Mercedes duo, Nico Rosberg and Lewis Hamilton, showed they have the pace to lock-out the front row of the grid for Sunday’s Monaco Grand Prix when the they topped the timesheets in opening Free Practice.
All teams were using Pirelli’s soft and super-soft compound tyres
“Generally I’m pleased with today, it was a good day going in the right direction,” Rosberg, gunning for Mercedes’ fourth successive pole this year, said.
“I felt comfortable in the car, and we know we’re more or less in the hunt for a good result in qualifying — somewhere towards the front — but we have to wait and see.
“We really don’t know what other teams are doing, what they are running. I don’t know if our pace is going to be enough or not.
“The other thing is long-run pace: it’s better, but there are still some issues there, it still could be a problem. So there are a couple of question marks.”
Rosberg’s fastest lap of 1min 14.759secs round the tight street circuit, put him 0.318s ahead of Hamilton. The pair were followed by the Ferraris of Fernando Alonso and Felipe Massa.
World championship leader, Sebastian Vettel, could only manage ninth in his Red Bull, 1.255s behind Rosberg. His Red Bull team-mate, Mark Webber, was fifth-fastest, 0.645s off the fastest time.
And the Aussie admitted his car’s one-lap pace was giving cause for concern.
“If we could have matched Rosberg’s pace, we would have done it today,” he said pointedly. “1m14.7s is not hanging around but let’s see how things go.
“We were not really in the window here last year up until my last lap in Q3, so we need to rediscover that, if I can, and be towards the front — you need to be there here.”
Vettel meanwhile, Vettel, who had KERS issues and was unable to get a lap-time boost when he switched from softs to super-softs, agreed that one-lap speed was Red Bull’s worry.
“Unfortunately we had a big change and we lost quite a lot of time in the afternoon,” the three-time world champ said.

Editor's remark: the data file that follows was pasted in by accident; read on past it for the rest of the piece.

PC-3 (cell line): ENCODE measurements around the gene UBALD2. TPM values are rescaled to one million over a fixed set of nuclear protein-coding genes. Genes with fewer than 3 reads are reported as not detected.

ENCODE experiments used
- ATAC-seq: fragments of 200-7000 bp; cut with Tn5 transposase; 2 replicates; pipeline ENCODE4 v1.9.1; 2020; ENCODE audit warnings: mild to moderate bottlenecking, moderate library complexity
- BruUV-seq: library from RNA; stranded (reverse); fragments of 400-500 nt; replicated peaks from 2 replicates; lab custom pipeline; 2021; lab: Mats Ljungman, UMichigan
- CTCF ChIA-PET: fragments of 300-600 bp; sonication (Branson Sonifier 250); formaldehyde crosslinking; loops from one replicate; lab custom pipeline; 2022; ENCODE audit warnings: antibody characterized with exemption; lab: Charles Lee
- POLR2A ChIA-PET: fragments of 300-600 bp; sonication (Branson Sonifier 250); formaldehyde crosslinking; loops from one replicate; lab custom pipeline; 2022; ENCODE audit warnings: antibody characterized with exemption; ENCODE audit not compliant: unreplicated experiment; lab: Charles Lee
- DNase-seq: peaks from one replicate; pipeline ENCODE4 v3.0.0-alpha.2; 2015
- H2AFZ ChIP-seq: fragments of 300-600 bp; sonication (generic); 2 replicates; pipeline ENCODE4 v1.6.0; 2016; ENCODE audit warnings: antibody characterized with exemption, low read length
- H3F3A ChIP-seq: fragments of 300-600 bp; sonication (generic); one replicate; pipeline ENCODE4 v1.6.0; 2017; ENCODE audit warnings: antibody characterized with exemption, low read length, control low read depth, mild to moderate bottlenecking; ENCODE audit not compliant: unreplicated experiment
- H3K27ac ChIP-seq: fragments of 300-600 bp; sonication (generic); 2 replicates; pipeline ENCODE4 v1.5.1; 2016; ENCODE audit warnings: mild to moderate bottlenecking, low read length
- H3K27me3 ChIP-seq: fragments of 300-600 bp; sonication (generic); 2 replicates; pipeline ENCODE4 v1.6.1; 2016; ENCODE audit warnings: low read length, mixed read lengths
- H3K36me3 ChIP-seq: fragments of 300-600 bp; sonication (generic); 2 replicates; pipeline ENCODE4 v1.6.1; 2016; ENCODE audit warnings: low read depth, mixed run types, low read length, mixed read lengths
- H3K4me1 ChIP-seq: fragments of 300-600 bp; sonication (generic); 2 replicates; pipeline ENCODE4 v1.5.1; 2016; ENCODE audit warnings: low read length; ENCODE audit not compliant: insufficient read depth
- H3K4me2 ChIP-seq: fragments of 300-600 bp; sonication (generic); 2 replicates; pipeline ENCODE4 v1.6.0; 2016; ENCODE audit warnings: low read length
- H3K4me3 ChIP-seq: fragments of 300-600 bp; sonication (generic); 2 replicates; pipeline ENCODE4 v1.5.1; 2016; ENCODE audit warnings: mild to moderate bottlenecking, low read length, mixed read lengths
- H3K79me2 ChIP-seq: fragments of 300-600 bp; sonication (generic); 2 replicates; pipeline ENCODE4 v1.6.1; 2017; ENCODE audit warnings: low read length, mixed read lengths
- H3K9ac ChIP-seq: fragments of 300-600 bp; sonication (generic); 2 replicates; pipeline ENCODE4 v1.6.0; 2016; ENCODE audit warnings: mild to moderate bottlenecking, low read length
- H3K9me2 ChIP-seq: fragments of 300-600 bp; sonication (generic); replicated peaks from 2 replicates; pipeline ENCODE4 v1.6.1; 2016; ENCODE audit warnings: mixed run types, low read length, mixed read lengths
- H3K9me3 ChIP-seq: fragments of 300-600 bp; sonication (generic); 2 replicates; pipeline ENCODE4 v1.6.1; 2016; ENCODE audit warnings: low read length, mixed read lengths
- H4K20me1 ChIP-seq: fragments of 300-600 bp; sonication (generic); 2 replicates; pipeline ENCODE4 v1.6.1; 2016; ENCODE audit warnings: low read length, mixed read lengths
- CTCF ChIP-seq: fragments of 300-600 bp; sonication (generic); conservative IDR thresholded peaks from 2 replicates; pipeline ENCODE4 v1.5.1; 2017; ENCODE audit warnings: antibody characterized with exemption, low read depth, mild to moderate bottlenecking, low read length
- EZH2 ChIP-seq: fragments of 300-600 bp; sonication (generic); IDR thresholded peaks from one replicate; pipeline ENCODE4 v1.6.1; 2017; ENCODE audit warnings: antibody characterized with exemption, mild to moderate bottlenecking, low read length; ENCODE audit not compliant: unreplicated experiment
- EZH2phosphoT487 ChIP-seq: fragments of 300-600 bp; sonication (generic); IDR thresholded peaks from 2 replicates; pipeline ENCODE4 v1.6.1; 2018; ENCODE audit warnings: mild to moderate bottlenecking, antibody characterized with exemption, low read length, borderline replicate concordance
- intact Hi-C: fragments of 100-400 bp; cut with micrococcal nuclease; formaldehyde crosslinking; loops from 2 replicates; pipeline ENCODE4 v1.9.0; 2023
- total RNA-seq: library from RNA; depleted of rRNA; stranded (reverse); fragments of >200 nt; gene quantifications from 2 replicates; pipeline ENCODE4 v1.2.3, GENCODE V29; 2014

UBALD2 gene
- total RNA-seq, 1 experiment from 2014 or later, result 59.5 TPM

“Not completely ideal but that is Friday — or in this case, Thursday.
“We would like to be a little bit more competitive in low-fuel configuration, so we need to try and find some lap time there.
“My run on super-soft was very poor, so we need to understand why. I wasn’t able to improve which you should be quite easily.
“After that I did a long run on super-soft and it seemed quite OK.”
Kimi Raikkonen, meanwhile, second in the title race, just four points behind Vettel, believes his Lotus has the pace to catch the Mercedes.
“Do I think we can match Mercedes’ pace? Yes, if we get all the things right,” Raikkonen, sixth fastest, 0.752s off the pace, said
“We will see. Why not? We see what happens on Saturday.
“You would think they will be very fast. Today they were very fast, but things can change. We have to wait and see. I have no interest to start guessing what can happen on Saturday.”
“We have to see how it is in the morning. If it’s like this morning, then it’s going to be a disaster. But we improved a lot and it’s getting better and better all the time.
Asked if he thought starting from the two first rows of the grid would be crucial if he wants to have a shot at winning the race, he answered, simply: “If we want to win, probably yes.”
Bathgate’s Paul di Resta, meanwhile, will fall out of his own bed into his Formula One car tomorrow (Sat) to begin final preparations for qualifying in the Monaco Grand Prix.
The 27-year-old Scot, 10th-quickest in free practice, is keeping his fingers crossed he might just luck-in to the first podium of his F1 career.
“I can’t really think of a better place to score your first podium,” Di Resta, who again outpaced his Sahara Force India team-mate, Adrian Sutil, said.
“Qualifying here is crucial, more crucial than at any circuit on the calendar, so our first target is to get as far up the grid as possible.
“After that, it’s all going to boil down to strategy, and luck. We all know the role the Pirelli tyres are having on races this season, and I have no doubt they’ll play their part on Sunday too.
“Crucially for us, our car has been kind to its tyres all season, and if there’s a circuit you really want to capitalise on theta, it’s here.”
Di Resta, whose dad, Louis, is staying at the racer’s flat to take in all the action, has also been joined by more family and friends.
“It’s actually really good for making sure I stay chilled,” he laughed. “one minute I’m racing round the streets in the Force India, the next I’m drying dishes.”
Photos of Monaco Grand Prix: Copyright Red Bull F1, Ferrari F1, Lotus F1 & Sahara Force India F1